Di is a little cool on the subject when Etta mentions it. Trevor overhears and thinks that it will probably be best for Diana Prince to get over him, now that he's marrying Wonder Woman, so she can find a nice guy and settled down. And then the radio message comes, advising them of a bomb hidden in the briefcase of top secret documents handcuffed to Diana's wrist.

She makes a show of being heroic, grabbing a parachute and leaping from the plane before anyone can stop her...and the bomb explodes, "killing" Diana Prince.

We get to see her funeral next and Wonder Woman even shows up to offer a few kind words. She's moved by just how upset her friends are at Diana's passing...but suggests to Steve that Diana wouldn't have wanted them to delay the wedding on her account.

After everyone's departed, the Sandman makes a return appearance. Diana's a little pissed that he knows from her dreams that she and D.P. were one in the same. He offers to tell her his own origins and how he came to live in the Dream Dimension, as a way of building trust. This segment, flashing back to the five issues of the Sandman's own title, are well-drawn by Keith Giffen and Larry Mahlstedt.

I won't recap his origin here, since it really does feel like a bit of a pause in the longer story...with no focus whatsover on Wonder Woman...but his back story is helpful for those of us who weren't at all familiar with the character. Essentially, he's trapped in the Dream Dimension and rides herd on the wild creatures who live there and inhabit our dreams.

And as it turns out, he's totally got a thing for Wonder Woman and even tells her that he loves her, and that if she would join him in the dream dimension, he would be totally happy. She brushes him off, saying that she feels gratitude for his help and sorrow for his situation...but not love. He leaves, but say's he'll be back when she needs him.

Now Diana travels to Paradise Island, where she is thrilled that the first wedding gifts have begun to arrive...but she quickly falls asleep, slumped in her mother's pillowed throne...and she dreams.

Here the art shifts to that of Jan Duursema and Tom Mandrake, as we see her familiar origin story play out: the crash of Trevor's plane, the rescue, her competition against her friend Mala, winning the tournament. And then, late in the night, Hippolyta prays to the goddesses, afraid for her daughter to be taken away from the magical protections of immortality of Paradise Island. And the gods show her the only way to keep Diana at home, which is to die.

Diana ascends to the throne, sending Mala in her stead to return the man she's already fallen in love with back to Man's World. Wonder Woman awakens, seeing the shadow-thing receding into the shadows of the Throne Room. She wakes her mother to talk about her dream problems...and Hippolyta suggests Diana might go look at the platform which is being constructed off shore, where the Wedding will take place.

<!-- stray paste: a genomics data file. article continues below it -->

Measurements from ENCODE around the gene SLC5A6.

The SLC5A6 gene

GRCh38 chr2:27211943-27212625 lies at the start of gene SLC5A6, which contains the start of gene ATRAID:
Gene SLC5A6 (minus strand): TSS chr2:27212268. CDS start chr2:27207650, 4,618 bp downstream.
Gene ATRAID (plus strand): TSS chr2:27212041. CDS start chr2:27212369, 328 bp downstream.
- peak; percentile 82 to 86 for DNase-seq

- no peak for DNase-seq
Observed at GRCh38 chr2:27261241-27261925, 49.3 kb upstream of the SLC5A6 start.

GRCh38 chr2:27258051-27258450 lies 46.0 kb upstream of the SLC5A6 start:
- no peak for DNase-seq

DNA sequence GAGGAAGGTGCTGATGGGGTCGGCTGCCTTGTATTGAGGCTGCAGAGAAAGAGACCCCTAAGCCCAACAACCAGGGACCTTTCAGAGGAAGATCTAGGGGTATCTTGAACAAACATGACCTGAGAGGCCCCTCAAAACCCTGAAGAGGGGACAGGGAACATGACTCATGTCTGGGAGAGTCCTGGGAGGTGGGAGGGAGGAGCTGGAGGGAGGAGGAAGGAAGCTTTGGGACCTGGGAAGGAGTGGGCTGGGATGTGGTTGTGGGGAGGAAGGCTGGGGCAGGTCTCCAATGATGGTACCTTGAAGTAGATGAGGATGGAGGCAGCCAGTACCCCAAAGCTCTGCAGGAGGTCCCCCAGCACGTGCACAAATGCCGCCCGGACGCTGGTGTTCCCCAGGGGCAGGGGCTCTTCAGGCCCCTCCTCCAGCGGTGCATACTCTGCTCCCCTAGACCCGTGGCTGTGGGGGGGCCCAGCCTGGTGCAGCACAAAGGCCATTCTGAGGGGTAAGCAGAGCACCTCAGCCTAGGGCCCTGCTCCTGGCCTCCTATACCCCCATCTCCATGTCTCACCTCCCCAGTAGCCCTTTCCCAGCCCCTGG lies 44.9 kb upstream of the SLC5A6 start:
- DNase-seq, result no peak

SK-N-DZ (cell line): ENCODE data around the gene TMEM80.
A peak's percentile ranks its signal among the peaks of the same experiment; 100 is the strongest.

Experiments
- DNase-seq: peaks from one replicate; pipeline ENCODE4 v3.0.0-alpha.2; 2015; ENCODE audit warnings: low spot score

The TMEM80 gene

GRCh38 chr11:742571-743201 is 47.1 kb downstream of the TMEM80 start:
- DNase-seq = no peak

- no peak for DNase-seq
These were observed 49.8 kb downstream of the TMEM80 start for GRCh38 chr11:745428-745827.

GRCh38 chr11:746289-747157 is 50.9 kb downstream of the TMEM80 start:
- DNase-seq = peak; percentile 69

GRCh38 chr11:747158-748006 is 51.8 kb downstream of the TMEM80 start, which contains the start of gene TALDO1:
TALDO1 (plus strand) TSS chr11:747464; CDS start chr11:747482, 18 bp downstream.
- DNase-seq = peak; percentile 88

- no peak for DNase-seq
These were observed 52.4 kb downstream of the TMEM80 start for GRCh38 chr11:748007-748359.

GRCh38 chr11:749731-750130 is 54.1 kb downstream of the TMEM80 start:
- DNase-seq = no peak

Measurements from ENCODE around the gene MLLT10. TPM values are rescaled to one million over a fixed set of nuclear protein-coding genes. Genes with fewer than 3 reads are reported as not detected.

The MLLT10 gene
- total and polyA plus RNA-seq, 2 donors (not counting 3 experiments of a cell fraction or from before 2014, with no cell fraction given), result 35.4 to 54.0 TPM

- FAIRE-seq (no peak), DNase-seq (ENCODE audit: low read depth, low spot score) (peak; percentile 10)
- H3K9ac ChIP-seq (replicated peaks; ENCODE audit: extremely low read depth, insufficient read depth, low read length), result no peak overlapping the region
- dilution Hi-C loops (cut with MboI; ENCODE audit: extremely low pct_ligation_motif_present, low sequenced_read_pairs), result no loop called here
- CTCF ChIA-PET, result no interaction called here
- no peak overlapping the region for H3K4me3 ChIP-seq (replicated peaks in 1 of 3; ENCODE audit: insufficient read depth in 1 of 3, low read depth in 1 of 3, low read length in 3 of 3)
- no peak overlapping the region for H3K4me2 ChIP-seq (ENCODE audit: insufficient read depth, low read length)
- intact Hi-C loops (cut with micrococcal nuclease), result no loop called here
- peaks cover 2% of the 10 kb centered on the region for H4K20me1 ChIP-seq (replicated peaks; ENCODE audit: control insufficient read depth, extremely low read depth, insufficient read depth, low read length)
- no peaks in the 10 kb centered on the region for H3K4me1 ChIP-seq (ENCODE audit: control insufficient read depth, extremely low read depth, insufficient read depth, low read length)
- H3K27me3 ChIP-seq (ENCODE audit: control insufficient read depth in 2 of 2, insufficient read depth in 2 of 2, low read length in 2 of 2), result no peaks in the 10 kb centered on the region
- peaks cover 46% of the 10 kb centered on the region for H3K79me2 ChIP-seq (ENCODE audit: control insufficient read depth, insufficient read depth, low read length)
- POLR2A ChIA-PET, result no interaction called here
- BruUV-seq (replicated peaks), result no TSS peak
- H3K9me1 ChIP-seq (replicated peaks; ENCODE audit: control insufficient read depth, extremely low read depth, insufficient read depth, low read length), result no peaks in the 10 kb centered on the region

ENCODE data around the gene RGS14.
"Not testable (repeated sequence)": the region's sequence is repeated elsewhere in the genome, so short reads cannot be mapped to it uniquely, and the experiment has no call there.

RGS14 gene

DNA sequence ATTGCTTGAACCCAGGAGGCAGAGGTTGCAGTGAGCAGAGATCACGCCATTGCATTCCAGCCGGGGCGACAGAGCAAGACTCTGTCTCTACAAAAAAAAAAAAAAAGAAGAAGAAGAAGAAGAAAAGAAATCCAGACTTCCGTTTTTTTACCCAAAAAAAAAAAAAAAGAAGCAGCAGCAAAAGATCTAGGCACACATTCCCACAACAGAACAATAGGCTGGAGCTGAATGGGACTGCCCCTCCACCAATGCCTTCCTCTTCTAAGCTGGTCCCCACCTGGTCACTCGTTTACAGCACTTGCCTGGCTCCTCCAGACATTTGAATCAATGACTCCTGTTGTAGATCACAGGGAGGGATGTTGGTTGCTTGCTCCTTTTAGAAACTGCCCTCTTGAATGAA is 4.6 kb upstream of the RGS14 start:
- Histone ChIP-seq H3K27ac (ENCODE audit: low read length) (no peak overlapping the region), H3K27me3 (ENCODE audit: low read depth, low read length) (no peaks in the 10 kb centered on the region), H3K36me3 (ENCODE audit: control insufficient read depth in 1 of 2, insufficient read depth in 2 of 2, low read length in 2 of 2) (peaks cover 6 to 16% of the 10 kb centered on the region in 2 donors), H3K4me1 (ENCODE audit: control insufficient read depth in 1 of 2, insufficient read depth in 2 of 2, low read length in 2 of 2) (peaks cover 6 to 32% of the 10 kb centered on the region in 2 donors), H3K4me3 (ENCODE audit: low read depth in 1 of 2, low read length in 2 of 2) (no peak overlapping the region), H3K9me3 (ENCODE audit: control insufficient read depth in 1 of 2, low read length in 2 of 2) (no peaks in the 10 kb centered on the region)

She does, and then sits down on the beach, falling quickly into another uneasy slumber, as Dick Giordano takes the art reigns for this tale of "The Princess and the Sky Pirate", in which the man who crashes offshore of Paradise is a criminal named Trevor Stevens. Diana still falls for him and leaves the island with him when his flirting reminds the Queen of the silver-tongued Hercules. It isn't until they arrive in Man's World and Stevens kills a number of policemen that Diana realizes the error of her ways.

She wakes again, after yet another appearance by the Shadow Thing, and decides to hand deliver some wedding invitations to the Justice League satellite. Superman meets her there, congratulating her with a kiss, but gently chiding her that she'd not let him break the nuptial news story.

As Diana is about to re-enter Earth's atmosphere, she dozes off again, this time re-imagining her origin with Kal-El as the man who crash lands off the shores of Paradise. Rich Buckler does the pretty pictures here, as we see the story of a super marriage that can't last, it's two participants regularly torn away from one another to fight crime or rescue the world in some way or another.

(There is an amusing sequence on their honeymoon where Super husband and wife are stopping up a this ever really a good idea?...and some hot lava splashes on Diana and burns away her costume.)

Diana returns from slumberland to discover the invisible jet has automatically returned to Paradise Island...and she has a few minutes of consciousness to call Steve. He's a little bummed that the Arms Talks have gone poorly...and he admits he hasn't had a moment to think about the wedding.

Their call is cut-off, or he hangs up, and she realizes she's not thought about much else besides the wedding...but she just can't stay awake.